But does all that mean I can place Van Noy above the first quarterback I ever loved, the player who single-handedly baptized me into BYU football with this pass in the first football game I ever watched? Can I demote the QB who led BYU to the highest ranking I've seen while alive, 
the player I immortalized via 8-year old art on sacrament programs for an entire Fall of church meetings?


There was a time in my life when I was close enough to talk to Kyle Van Noy's girlfriend, she of Miss Utah fame, half YouTube star, half YouTube scar.  I took the opportunity of course, interrupting her walk about the concourse by exclaiming, "Where the heck did you get that sweet hoodie?"  Her hoodie, boasting the number 3 and the Van Noy appellate across the back, was obviously not to be found in stores because the NCAA is great at screwing the people who make them rich
.  She responded that Van Noy himself had gifted it to her. Duly impressed, I wanted to ask if I could buy it off her, but then realized a girl like her is probably sick of guys trying to get her to take off her clothes. And so we parted ways.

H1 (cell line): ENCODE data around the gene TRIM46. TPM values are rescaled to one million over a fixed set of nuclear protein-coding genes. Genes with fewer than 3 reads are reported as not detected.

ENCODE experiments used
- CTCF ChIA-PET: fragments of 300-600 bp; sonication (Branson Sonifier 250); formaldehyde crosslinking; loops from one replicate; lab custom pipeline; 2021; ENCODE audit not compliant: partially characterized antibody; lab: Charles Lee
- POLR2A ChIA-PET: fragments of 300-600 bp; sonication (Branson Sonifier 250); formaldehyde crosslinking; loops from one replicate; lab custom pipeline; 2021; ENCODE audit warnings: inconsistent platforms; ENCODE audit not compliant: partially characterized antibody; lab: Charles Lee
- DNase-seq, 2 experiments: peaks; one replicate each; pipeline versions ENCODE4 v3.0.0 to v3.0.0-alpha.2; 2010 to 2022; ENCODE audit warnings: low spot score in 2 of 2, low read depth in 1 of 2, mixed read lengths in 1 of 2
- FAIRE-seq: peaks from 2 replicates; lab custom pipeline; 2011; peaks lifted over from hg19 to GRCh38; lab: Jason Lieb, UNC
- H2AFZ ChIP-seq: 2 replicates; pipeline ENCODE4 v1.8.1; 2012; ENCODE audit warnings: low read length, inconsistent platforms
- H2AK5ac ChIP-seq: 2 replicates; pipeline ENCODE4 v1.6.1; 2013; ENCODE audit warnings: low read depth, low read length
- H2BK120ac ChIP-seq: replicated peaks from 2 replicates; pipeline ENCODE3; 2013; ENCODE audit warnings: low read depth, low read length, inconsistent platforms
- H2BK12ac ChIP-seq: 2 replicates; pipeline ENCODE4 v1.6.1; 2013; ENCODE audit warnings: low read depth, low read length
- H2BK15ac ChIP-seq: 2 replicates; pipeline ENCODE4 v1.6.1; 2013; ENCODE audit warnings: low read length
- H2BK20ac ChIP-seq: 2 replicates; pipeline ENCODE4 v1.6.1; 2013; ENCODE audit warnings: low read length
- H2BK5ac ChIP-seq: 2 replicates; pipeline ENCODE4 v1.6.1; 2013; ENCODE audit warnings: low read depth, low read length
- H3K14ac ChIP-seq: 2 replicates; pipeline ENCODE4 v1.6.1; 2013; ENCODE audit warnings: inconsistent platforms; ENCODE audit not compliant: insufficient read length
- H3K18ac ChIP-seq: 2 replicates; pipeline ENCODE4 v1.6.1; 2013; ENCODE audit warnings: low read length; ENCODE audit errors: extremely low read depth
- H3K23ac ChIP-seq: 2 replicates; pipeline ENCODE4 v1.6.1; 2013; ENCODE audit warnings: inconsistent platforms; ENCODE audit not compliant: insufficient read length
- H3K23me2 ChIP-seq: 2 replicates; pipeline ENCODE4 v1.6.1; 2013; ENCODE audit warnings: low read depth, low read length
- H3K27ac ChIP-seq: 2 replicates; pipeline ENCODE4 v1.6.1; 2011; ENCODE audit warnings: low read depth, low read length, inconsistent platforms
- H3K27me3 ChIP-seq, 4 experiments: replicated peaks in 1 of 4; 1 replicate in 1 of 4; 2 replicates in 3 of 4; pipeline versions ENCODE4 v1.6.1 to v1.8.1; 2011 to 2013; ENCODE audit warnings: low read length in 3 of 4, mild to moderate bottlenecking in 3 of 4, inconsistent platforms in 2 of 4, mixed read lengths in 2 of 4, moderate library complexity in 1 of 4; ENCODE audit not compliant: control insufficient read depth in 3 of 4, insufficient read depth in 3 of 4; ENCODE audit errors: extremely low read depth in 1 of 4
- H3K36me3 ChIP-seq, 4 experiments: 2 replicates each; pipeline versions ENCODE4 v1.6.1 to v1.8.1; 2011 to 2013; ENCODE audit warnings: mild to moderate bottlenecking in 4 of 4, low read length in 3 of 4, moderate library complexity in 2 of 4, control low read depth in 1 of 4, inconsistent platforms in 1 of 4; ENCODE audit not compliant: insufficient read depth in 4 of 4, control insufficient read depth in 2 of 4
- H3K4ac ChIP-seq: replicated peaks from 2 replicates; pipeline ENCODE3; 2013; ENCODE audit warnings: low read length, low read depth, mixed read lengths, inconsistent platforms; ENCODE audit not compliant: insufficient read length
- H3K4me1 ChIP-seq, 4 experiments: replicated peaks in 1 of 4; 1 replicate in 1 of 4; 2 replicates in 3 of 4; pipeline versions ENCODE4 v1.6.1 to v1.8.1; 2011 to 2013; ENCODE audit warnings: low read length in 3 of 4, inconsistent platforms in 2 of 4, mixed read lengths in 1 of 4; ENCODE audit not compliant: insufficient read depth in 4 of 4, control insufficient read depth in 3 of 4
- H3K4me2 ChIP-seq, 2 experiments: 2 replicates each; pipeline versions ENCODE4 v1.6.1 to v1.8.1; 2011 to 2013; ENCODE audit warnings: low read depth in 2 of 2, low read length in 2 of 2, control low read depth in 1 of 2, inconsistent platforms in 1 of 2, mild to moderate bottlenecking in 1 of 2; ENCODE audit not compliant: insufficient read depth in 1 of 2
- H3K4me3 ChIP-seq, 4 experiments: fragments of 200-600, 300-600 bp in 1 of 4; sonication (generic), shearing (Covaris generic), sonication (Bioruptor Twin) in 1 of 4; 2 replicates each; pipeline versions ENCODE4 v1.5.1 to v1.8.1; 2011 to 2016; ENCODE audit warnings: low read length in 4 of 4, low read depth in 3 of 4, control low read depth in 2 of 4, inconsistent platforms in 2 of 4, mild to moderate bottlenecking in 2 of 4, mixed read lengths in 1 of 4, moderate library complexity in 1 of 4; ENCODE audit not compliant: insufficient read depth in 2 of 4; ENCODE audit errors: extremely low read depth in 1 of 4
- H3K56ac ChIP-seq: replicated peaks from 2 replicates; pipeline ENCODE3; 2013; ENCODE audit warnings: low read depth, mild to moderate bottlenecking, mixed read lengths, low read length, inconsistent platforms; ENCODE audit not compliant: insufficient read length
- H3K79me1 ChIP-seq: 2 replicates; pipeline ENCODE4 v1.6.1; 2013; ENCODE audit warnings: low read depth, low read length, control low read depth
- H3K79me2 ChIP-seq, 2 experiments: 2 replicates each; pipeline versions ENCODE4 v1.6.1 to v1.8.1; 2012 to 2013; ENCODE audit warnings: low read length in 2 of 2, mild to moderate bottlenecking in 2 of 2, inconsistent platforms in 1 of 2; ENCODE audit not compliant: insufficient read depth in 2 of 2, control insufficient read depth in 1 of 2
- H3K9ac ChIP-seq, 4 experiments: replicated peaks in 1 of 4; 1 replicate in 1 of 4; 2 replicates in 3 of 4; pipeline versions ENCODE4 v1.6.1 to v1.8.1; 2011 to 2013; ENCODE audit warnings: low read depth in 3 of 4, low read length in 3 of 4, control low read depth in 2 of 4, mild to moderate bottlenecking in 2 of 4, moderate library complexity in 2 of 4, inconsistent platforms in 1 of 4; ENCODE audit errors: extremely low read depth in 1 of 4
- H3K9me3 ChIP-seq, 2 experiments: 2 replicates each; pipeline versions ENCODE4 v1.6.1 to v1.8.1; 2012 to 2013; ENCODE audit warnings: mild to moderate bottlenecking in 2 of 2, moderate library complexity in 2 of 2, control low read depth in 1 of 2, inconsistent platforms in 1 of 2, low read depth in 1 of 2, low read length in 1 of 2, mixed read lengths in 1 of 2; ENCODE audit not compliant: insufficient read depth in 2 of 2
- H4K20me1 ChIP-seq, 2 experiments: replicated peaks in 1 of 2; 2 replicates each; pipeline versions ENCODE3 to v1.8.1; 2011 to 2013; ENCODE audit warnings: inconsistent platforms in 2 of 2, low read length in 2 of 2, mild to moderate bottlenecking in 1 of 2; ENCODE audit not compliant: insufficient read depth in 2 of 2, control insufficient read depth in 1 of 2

Walking back to our seats, my brother-in-law remarked that the girl we had just met was astoundingly hot.  I concurred, mentioning she did win Miss Utah afterall.  The exchange led to a simple question from my brother-in-law: Who would you rather spend a day with? Van Noy, or his babe girlfriend?  I had just seen one of the most beautiful girls I'd ever come across, the winner of a contest based primarily on making guys want to be with you, and yet the answer was near instantaneous. "Van Noy."

Regarding the other question, the one that's taken 25 paragraphs to address, caused me to go back-and-forth seven times and ended with me having a headache?  I at long last answer the same way.

Welcome to the pantheon, Kyle.99.  These rankings are subject to adjustment at any time the author sees fit.